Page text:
Just in time for the holidays, the Transportation Security Administration changed the rules for its full-body scanners to find out who’s naughty or nice at airport checkpoints.

The change is aimed at safeguarding airline security at a time of heightened tensions over terrorism. But legal and security experts complain that TSA rules are ambiguous and that changes come without the opportunity for public comment.

TSA announced Friday it would require full-body scans for some travelers rather than allowing everyone the option of a pat-down search instead. The scanners can detect non-metallic weapons hidden beneath clothing, such as the plastic explosives hidden in the underwear of a man who attempted to detonate a bomb about a flight to Detroit on Christmas Day in 2009.

“Generally, passengers undergoing screening will still have the option to decline a (full-body) screening in favor of physical screening,” said Bruce Anderson, a TSA spokesman. “However, some passengers will be required to undergo (full-body) screening if warranted by security considerations in order to safeguard transportation security.”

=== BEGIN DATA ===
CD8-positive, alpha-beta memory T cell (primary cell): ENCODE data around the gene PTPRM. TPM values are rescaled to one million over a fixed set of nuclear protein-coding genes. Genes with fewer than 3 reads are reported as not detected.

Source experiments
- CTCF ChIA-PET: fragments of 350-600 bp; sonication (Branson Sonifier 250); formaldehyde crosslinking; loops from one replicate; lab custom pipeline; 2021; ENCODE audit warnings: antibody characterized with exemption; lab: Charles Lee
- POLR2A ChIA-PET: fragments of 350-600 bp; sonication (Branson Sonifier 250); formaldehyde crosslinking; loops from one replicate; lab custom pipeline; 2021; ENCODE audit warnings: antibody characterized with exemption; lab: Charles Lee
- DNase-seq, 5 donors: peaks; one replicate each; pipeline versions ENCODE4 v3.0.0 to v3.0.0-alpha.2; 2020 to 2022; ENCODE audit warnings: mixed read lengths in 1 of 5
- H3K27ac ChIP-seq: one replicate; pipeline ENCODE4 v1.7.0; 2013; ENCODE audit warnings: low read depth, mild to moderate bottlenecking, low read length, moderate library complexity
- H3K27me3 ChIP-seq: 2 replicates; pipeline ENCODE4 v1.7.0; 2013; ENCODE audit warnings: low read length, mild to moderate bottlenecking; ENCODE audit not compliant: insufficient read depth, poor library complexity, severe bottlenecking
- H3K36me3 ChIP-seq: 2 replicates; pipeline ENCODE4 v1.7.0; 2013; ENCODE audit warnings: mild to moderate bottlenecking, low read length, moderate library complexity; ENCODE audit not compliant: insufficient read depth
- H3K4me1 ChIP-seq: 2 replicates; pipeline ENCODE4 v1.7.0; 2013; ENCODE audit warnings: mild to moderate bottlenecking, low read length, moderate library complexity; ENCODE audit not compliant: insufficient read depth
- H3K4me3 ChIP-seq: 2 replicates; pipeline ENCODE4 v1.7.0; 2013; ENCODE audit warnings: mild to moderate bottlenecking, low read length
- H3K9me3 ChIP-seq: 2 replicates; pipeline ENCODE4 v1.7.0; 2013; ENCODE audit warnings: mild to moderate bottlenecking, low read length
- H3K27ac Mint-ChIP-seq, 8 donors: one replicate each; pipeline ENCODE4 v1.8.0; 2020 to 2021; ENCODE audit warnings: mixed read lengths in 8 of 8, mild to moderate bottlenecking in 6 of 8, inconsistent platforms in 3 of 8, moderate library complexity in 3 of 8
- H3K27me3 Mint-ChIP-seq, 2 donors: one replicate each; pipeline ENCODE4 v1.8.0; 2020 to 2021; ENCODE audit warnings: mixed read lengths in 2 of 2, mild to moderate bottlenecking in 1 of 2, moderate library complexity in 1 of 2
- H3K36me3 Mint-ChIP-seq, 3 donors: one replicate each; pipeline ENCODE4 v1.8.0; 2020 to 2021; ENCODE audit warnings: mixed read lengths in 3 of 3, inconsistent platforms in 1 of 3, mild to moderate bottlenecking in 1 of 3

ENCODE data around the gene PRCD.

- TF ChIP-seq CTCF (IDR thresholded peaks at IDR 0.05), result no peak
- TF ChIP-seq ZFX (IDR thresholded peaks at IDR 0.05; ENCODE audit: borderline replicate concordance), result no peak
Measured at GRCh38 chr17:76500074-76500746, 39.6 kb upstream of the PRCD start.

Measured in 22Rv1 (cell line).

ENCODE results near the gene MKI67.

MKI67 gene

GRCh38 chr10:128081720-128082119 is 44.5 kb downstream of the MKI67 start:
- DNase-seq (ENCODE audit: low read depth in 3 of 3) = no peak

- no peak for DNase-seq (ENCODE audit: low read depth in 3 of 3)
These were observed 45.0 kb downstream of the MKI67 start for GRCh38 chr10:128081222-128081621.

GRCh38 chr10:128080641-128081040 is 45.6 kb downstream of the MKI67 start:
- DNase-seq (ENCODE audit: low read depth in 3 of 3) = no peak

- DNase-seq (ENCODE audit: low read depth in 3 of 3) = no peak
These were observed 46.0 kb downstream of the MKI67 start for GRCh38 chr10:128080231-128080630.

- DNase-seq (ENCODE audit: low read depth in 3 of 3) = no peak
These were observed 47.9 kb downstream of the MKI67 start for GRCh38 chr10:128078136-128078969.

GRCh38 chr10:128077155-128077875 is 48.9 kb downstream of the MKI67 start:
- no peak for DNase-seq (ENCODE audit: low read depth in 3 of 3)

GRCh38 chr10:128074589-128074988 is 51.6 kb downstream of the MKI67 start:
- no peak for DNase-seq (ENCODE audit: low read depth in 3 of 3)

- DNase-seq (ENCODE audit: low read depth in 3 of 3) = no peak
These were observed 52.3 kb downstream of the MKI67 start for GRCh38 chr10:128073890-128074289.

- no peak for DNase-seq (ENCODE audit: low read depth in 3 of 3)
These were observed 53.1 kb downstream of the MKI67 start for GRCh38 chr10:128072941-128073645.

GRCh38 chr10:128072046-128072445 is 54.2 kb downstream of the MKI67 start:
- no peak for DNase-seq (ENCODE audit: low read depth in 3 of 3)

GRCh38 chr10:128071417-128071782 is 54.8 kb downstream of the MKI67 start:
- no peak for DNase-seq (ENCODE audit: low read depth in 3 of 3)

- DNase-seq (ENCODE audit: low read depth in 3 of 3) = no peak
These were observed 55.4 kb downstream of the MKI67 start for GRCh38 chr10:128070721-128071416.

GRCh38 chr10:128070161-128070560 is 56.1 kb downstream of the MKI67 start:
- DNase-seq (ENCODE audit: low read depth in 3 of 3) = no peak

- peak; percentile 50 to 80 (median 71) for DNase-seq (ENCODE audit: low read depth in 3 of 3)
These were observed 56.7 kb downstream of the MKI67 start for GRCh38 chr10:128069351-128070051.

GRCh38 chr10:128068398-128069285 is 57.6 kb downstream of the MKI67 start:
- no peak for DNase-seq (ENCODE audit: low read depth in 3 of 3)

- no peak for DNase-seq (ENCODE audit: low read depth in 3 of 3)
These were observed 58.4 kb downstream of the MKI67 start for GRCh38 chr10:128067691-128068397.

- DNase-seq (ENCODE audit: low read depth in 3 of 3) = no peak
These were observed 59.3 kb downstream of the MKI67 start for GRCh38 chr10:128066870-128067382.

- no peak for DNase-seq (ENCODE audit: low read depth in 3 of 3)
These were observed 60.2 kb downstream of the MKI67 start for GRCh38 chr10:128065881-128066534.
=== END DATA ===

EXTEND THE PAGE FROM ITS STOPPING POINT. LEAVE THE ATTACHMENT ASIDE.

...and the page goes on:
“This will occur in a very limited number of circumstances where enhanced screening is required,” Anderson added. “The vast majority of passengers will not be affected.”

The change is controversial.

“We’re in bizarro-world with TSA,” said Marc Scribner, a research fellow at the Competitive Enterprise Institute.

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